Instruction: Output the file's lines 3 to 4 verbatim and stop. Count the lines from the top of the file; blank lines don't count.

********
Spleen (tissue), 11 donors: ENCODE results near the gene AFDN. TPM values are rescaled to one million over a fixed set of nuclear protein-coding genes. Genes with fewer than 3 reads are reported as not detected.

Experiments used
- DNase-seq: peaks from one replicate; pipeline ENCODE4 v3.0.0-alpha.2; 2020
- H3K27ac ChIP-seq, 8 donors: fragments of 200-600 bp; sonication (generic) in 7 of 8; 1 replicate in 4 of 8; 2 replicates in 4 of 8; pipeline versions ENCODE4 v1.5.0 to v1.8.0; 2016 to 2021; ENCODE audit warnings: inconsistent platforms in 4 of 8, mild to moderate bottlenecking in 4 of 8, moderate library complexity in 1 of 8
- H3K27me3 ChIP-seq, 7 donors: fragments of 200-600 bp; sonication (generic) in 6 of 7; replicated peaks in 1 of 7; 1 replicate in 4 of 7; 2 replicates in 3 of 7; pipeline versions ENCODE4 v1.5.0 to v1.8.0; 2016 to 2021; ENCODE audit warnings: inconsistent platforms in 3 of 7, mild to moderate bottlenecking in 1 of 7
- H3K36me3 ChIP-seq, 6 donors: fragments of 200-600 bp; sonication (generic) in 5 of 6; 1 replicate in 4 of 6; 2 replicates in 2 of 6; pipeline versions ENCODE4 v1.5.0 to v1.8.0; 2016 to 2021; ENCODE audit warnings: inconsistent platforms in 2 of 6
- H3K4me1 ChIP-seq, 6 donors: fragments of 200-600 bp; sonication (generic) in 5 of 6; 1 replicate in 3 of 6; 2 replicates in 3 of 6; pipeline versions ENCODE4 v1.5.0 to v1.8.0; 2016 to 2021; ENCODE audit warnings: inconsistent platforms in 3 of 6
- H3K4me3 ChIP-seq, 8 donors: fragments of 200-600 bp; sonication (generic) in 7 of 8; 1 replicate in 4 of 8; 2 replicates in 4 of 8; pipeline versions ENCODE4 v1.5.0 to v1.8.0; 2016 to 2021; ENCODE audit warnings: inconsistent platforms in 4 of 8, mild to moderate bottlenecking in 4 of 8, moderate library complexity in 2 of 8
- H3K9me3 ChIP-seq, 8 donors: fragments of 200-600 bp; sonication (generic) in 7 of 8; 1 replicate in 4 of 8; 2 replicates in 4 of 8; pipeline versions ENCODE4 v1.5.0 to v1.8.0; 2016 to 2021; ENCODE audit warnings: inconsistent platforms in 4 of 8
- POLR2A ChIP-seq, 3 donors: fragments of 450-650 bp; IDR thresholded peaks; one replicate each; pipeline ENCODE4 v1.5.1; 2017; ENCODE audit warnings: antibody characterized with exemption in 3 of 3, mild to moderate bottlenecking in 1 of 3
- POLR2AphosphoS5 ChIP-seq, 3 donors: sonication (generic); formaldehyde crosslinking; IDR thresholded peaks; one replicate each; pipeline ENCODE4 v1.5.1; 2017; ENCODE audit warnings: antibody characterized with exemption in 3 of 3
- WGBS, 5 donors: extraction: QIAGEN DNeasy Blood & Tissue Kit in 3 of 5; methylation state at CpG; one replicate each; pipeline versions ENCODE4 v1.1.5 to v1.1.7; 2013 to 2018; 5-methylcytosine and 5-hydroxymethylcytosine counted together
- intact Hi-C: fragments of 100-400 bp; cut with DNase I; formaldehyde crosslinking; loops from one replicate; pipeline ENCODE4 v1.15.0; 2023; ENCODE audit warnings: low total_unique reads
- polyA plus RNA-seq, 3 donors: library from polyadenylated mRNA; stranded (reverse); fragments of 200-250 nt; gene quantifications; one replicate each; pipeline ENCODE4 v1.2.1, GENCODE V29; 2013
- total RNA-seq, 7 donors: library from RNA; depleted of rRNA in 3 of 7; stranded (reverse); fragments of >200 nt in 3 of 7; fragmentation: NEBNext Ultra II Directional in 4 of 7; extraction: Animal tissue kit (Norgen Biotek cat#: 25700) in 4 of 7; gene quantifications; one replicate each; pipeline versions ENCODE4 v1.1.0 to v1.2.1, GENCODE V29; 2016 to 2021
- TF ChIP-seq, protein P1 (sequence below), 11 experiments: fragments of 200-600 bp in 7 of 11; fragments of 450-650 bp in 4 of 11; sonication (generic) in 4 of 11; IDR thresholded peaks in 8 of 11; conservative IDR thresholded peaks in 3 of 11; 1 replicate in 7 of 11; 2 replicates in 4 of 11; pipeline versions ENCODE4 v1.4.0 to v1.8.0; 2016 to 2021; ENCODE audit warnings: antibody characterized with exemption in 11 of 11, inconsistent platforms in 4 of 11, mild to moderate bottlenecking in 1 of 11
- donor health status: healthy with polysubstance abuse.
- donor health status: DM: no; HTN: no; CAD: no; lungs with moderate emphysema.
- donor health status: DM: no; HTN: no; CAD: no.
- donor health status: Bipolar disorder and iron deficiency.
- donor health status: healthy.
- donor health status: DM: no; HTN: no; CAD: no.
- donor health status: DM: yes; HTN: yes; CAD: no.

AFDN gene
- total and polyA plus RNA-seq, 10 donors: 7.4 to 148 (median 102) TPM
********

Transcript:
- DNase-seq: peaks from one replicate; pipeline ENCODE4 v3.0.0-alpha.2; 2020
- H3K27ac ChIP-seq, 8 donors: fragments of 200-600 bp; sonication (generic) in 7 of 8; 1 replicate in 4 of 8; 2 replicates in 4 of 8; pipeline versions ENCODE4 v1.5.0 to v1.8.0; 2016 to 2021; ENCODE audit warnings: inconsistent platforms in 4 of 8, mild to moderate bottlenecking in 4 of 8, moderate library complexity in 1 of 8